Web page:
The Department of Health and Human Services Office of Inspector General (OIG) has issued an advisory opinion giving a "green light" to the proposed subsidization of certain Medicare cost-sharing obligations in the context of a clinical study. The study is sponsored by a radiology professional medical society (radiology association) and a non-profit organization that provides support and facilitates research relating to Alzheimer’s disease.
(While the parties are of course anonymous, I believe the requestors to be the American College of Radiology and the Alzheimer’s Association, which have long worked together on the “Imaging Dementia-Evidence of Amyloid Scanning” (IDEAS) Study.)
The clinical study that is the subject of the advisory opinion will investigate the use of a positron emission tomography (PET) scan of the brain that detects beta amyloid (Aβ) plaques to determine whether the PET Aβ imaging affects patient health outcomes in a diverse sample of patients with mild cognitive impairment. The radiology association aims to enroll approximately 350 sites, each of which must be a hospital outpatient department or an independent diagnostic testing facility at which the PET Aβ scans will be performed.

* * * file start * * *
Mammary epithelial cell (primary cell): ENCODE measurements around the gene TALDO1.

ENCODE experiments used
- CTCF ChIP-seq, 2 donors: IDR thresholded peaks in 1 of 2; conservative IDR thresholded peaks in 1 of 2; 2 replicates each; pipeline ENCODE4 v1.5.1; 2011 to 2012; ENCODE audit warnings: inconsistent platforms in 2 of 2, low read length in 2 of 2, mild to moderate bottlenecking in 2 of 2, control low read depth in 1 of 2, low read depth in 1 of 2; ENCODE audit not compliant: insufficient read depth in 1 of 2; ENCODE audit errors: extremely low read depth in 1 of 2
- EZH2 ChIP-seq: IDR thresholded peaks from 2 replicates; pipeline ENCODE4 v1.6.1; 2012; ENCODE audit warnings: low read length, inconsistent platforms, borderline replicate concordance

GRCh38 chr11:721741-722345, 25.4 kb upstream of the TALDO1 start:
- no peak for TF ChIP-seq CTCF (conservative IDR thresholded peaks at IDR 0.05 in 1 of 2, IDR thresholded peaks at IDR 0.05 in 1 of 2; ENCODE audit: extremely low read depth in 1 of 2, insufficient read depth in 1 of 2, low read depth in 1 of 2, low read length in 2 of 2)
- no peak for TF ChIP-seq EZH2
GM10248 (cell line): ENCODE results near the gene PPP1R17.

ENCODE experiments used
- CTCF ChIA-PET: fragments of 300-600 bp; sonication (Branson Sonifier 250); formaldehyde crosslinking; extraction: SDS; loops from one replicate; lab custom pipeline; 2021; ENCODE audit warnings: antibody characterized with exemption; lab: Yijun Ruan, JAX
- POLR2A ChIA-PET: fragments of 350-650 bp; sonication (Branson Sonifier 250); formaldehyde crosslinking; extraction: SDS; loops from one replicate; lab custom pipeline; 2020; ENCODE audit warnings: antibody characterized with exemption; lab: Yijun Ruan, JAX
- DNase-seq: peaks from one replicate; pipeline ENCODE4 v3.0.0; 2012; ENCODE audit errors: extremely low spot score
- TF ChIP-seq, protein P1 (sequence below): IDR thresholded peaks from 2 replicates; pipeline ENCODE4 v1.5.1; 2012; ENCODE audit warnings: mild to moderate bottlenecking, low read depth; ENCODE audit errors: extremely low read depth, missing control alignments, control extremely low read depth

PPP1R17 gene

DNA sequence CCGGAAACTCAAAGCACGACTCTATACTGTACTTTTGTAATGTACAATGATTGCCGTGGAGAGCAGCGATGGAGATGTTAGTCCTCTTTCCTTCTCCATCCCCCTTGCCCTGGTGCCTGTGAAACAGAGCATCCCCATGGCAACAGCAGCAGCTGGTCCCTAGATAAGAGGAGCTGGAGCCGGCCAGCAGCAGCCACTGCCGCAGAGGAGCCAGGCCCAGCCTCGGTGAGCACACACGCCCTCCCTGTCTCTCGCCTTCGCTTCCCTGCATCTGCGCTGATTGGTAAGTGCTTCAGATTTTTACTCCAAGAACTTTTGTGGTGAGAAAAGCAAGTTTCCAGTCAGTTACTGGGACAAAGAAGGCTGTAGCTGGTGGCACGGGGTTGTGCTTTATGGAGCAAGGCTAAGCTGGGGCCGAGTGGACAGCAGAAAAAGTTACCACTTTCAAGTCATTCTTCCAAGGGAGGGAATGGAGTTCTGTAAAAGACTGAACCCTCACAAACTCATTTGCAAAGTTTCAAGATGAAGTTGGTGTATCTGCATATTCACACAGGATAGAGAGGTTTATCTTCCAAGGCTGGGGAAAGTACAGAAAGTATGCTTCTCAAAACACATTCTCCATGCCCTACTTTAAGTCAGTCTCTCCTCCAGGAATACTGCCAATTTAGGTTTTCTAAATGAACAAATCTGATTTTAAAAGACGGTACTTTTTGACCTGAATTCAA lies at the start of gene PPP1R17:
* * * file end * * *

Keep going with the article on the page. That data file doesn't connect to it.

In 2013, the Centers for Medicare & Medicaid Services (CMS) issued a National Coverage Determination (NCD) and accompanying decision memorandum announcing that Medicare would provide limited coverage for such a clinical study. In April 2020, CMS approved this particular clinical study for Medicare coverage of one PET Aβ scan per patient under CMS’s coverage with evidence development (CED) paradigm pursuant to the NCD.
Under the proposed arrangement reviewed by the OIG, the radiology association and the Alzheimer's non-profit would pay the outpatient imaging facility directly for the coinsurance that a Medicare beneficiary participating in the study would otherwise owe for the scan.
The advisory opinion notes that the clinical study was developed in consultation with CMS and specifically designed to collect and analyze data on underrepresented minorities by enrolling a substantial number of minority participants. As such the study potentially could address a real or perceived evidence gap on racial and ethnic factors in Alzheimer’s disease research. Thus, the coinsurance subsidies offered appear to be a reasonable means to facilitate enrollment of a diverse set of subjects by removing a potential financial barrier to participation in the study.
For these reasons and other rationale stated in the advisory opinion, the OIG believes the proposed arrangement presents a minimal risk of fraud and abuse. Although the proposed arrangement would generate prohibited remuneration under the federal anti-kickback statute, the OIG would not impose administrative sanctions. Additionally, although the proposed arrangement would generate prohibited remuneration under the Beneficiary Inducements civil monetary penalty, the OIG would not impose administrative sanctions.